April 13, 1966


Paratroopers Find Air Mobility Valuable in Killing Viet Cong

(EDITOR’S NOTE:  Charles Black, Enquirer military writer, has been recuperating from a pongee stick wound in Saigon, but reported that he has now joined the 1st Cavalry Division.  Black is in South Viet Nam to cover activities of the division.  The following dispatch was written before his return to the field.)

By CHARLES BLACK

Enquirer Military Writer

SAIGON - Almost at the close of its combat tour in South Viet Nam, the 173rd Airborne Brigade has become a booster for air mobility.  The paratroopers killed a lot of Viet Cong using it.

On March 16, the brigade fought the most successful action in its Vietnamese experience of 10 months.  And it went “airmobile, all the way,” according to officers from the battalion involved in the hottest action of the operation.

“It was the first time we used the method for everything, assaults, artillery placement, resupply, reinforcements and maneuver.  It really worked for us.  It was our most successful action,” Lt. Col. J. Walsh, Jr. said.

Walsh, a veteran of Korean fighting with the 187th Airborne Regimental Combat Team (RCT), took command of the 2nd Bn. (ABN), 503rd Infantry on March 3 and 13 days later led it in a battle which killed 303 Viet Cong by body count with probably 200 more carried away, according to field estimates.

“Women and children were seen pulling bodies and wounded away,” Capt. Clay Mobley, A Co. commander, said.

Capt. Dan Buttolph, Headquarters Co. commander, showed a hinged steel collar and snapped it shut.

“A chain led from this to the 75-pound mount of a .50 caliber machine gun.  It was shackled shut around a 15-year-old boy’s neck.  He was killed at the gun by an M-79 grenade,” Capt. Buttolph said.

The Communists abandoned the heavy weapon and the boy they had chained to it.  They also abandoned others in their ranks whom they left as involuntary suicide fighters.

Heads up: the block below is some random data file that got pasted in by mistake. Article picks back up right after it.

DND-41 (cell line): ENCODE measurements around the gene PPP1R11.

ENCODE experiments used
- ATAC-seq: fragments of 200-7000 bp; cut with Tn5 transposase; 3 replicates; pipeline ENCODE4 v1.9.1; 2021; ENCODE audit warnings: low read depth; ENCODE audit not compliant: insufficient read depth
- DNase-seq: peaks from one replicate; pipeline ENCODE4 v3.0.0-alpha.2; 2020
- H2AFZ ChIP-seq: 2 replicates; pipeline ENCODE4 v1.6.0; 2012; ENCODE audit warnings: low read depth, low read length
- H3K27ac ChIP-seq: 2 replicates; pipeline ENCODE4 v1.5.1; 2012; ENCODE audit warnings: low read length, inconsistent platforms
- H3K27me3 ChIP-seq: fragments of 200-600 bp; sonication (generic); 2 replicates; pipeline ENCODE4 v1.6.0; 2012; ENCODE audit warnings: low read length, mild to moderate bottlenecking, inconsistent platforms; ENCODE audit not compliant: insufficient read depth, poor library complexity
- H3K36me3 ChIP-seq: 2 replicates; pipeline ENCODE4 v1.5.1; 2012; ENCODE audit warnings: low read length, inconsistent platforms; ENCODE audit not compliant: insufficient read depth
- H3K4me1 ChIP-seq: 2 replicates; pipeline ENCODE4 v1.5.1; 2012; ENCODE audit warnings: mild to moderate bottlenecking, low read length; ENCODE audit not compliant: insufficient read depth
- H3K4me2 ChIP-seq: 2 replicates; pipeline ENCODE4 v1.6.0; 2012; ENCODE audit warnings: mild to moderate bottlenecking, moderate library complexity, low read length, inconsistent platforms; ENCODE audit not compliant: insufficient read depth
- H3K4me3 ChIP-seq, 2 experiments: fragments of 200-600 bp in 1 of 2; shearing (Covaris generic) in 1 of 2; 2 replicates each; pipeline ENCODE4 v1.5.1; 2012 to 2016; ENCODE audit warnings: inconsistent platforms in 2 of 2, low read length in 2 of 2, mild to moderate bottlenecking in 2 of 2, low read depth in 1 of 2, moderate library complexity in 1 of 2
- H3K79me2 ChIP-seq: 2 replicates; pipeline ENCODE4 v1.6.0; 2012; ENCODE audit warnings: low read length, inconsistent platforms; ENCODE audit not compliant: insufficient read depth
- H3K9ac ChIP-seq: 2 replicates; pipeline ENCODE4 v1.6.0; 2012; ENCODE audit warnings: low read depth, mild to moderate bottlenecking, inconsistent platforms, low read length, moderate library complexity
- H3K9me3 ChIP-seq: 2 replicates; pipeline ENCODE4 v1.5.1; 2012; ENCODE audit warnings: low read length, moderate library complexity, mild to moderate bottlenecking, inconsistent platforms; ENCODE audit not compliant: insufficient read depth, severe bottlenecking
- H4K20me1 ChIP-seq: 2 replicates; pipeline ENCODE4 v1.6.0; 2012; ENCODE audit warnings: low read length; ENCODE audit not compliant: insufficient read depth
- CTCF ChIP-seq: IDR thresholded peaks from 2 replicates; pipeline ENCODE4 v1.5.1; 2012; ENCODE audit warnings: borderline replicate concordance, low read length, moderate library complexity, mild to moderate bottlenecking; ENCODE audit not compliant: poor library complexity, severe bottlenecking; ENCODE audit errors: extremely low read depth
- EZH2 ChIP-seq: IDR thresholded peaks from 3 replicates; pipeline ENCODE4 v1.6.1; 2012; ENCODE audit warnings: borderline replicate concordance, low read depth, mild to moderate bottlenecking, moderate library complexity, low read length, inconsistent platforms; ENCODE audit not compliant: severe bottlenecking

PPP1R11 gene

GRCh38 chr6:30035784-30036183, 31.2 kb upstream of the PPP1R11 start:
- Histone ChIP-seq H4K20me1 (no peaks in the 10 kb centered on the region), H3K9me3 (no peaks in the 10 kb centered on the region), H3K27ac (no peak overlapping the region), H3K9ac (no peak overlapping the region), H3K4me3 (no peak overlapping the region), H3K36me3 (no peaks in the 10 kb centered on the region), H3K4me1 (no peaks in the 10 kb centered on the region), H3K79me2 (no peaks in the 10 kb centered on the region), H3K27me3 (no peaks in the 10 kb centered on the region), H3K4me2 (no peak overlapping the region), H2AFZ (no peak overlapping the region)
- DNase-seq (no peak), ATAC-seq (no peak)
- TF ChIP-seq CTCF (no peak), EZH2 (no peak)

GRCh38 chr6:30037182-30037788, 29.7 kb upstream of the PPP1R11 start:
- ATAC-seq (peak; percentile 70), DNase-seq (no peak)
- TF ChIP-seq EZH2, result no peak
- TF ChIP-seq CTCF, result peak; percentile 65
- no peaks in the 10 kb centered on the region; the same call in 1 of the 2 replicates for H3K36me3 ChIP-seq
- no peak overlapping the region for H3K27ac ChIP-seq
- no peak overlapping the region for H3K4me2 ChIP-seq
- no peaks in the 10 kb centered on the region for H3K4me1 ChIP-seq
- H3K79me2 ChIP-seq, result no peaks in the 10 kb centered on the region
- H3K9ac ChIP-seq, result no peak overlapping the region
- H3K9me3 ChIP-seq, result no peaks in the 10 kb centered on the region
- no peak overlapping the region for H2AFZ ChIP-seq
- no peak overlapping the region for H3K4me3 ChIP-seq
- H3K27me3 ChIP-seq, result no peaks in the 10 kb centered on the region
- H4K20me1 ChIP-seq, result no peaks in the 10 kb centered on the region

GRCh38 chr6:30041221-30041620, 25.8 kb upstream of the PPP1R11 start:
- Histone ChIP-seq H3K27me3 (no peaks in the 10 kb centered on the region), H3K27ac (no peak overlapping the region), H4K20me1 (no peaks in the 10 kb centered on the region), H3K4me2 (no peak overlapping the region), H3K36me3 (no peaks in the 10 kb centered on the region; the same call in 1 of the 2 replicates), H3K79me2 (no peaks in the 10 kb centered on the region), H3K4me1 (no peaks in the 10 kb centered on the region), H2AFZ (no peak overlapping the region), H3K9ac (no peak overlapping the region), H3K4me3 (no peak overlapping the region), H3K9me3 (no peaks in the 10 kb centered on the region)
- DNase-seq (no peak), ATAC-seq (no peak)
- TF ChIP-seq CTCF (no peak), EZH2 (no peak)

“We found other young boys killed by our fire when we counter-attacked.  The VC had tied them to trees, leaving their arms free to fire a rifle but tying their bodies upright with the knots on the other side of the tree so they couldn’t reach them before we came upon them,” 1st Sgt. Desmond Jackson, C Co., said.

The battalion had its big fight during “Operation Silver City” in the jungles it has fought in since it arrived.

The 173rd, operating out of Bien Hoa near Saigon, has made repeated thrusts into two areas notorious for VC strength, Zone D and the “Iron Triangle,” generally to the north and west of their base.

The 503rd had walked from a helicopter landing near a deserted village to the place of the fight.  It had landed March 10, moving in search of a reported headquarters of the “Region Seven Main Force” Viet Cong.

March 14, the paratroopers had smashed light resistance at a VC training camp and seized many documents, supplies and equipment.

There was a “feeling” that enemy scouts were trailing them as they slashed through the jungle at about 500 yards an hour on March 15.  At 5 p.m. that day the unit put a dug-in defense around a landing zone about 50 yards wide and 80 yards long.

“We pushed out as far into the brush as our numbers permitted.  It was thick.  It made it a close-range fight at hand grenade distance in some places,” Lt. Col. Walsh said in summing up the battle.

© Columbus Ledger-Enquirer

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